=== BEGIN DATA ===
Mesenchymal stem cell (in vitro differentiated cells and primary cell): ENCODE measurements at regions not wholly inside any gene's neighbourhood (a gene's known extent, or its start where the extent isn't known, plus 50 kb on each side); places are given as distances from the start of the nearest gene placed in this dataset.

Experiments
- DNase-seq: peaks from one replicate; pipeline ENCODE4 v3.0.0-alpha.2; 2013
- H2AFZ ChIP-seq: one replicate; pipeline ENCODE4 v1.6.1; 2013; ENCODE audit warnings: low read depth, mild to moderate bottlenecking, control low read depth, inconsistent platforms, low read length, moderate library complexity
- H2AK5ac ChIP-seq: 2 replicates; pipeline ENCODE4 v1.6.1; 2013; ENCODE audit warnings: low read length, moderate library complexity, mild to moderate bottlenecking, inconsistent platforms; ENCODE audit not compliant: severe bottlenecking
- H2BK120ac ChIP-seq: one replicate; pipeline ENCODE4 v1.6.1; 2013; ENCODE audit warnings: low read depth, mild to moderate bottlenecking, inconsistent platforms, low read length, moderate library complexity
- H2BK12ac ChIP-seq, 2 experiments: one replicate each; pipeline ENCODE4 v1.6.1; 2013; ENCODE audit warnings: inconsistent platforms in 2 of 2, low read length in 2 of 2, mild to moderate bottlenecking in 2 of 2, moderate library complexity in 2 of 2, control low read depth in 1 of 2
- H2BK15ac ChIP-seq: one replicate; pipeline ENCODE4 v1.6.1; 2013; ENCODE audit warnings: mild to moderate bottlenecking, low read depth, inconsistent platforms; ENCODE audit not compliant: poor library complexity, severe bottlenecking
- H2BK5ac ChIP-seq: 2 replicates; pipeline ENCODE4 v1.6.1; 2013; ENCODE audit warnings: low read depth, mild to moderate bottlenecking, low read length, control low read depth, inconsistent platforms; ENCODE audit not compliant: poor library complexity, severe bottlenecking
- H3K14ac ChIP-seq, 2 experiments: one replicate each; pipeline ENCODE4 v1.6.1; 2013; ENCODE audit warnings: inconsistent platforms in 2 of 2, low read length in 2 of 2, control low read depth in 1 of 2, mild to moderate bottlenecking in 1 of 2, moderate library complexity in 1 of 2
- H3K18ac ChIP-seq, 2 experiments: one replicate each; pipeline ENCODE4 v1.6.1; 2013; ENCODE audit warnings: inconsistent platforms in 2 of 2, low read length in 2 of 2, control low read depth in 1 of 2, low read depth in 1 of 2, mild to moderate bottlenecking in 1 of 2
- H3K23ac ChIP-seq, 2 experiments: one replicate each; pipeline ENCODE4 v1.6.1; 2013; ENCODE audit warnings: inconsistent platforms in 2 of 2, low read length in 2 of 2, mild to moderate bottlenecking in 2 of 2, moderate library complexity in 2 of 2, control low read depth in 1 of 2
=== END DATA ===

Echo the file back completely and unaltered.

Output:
Mesenchymal stem cell (in vitro differentiated cells and primary cell): ENCODE measurements at regions not wholly inside any gene's neighbourhood (a gene's known extent, or its start where the extent isn't known, plus 50 kb on each side); places are given as distances from the start of the nearest gene placed in this dataset.

Experiments
- DNase-seq: peaks from one replicate; pipeline ENCODE4 v3.0.0-alpha.2; 2013
- H2AFZ ChIP-seq: one replicate; pipeline ENCODE4 v1.6.1; 2013; ENCODE audit warnings: low read depth, mild to moderate bottlenecking, control low read depth, inconsistent platforms, low read length, moderate library complexity
- H2AK5ac ChIP-seq: 2 replicates; pipeline ENCODE4 v1.6.1; 2013; ENCODE audit warnings: low read length, moderate library complexity, mild to moderate bottlenecking, inconsistent platforms; ENCODE audit not compliant: severe bottlenecking
- H2BK120ac ChIP-seq: one replicate; pipeline ENCODE4 v1.6.1; 2013; ENCODE audit warnings: low read depth, mild to moderate bottlenecking, inconsistent platforms, low read length, moderate library complexity
- H2BK12ac ChIP-seq, 2 experiments: one replicate each; pipeline ENCODE4 v1.6.1; 2013; ENCODE audit warnings: inconsistent platforms in 2 of 2, low read length in 2 of 2, mild to moderate bottlenecking in 2 of 2, moderate library complexity in 2 of 2, control low read depth in 1 of 2
- H2BK15ac ChIP-seq: one replicate; pipeline ENCODE4 v1.6.1; 2013; ENCODE audit warnings: mild to moderate bottlenecking, low read depth, inconsistent platforms; ENCODE audit not compliant: poor library complexity, severe bottlenecking
- H2BK5ac ChIP-seq: 2 replicates; pipeline ENCODE4 v1.6.1; 2013; ENCODE audit warnings: low read depth, mild to moderate bottlenecking, low read length, control low read depth, inconsistent platforms; ENCODE audit not compliant: poor library complexity, severe bottlenecking
- H3K14ac ChIP-seq, 2 experiments: one replicate each; pipeline ENCODE4 v1.6.1; 2013; ENCODE audit warnings: inconsistent platforms in 2 of 2, low read length in 2 of 2, control low read depth in 1 of 2, mild to moderate bottlenecking in 1 of 2, moderate library complexity in 1 of 2
- H3K18ac ChIP-seq, 2 experiments: one replicate each; pipeline ENCODE4 v1.6.1; 2013; ENCODE audit warnings: inconsistent platforms in 2 of 2, low read length in 2 of 2, control low read depth in 1 of 2, low read depth in 1 of 2, mild to moderate bottlenecking in 1 of 2
- H3K23ac ChIP-seq, 2 experiments: one replicate each; pipeline ENCODE4 v1.6.1; 2013; ENCODE audit warnings: inconsistent platforms in 2 of 2, low read length in 2 of 2, mild to moderate bottlenecking in 2 of 2, moderate library complexity in 2 of 2, control low read depth in 1 of 2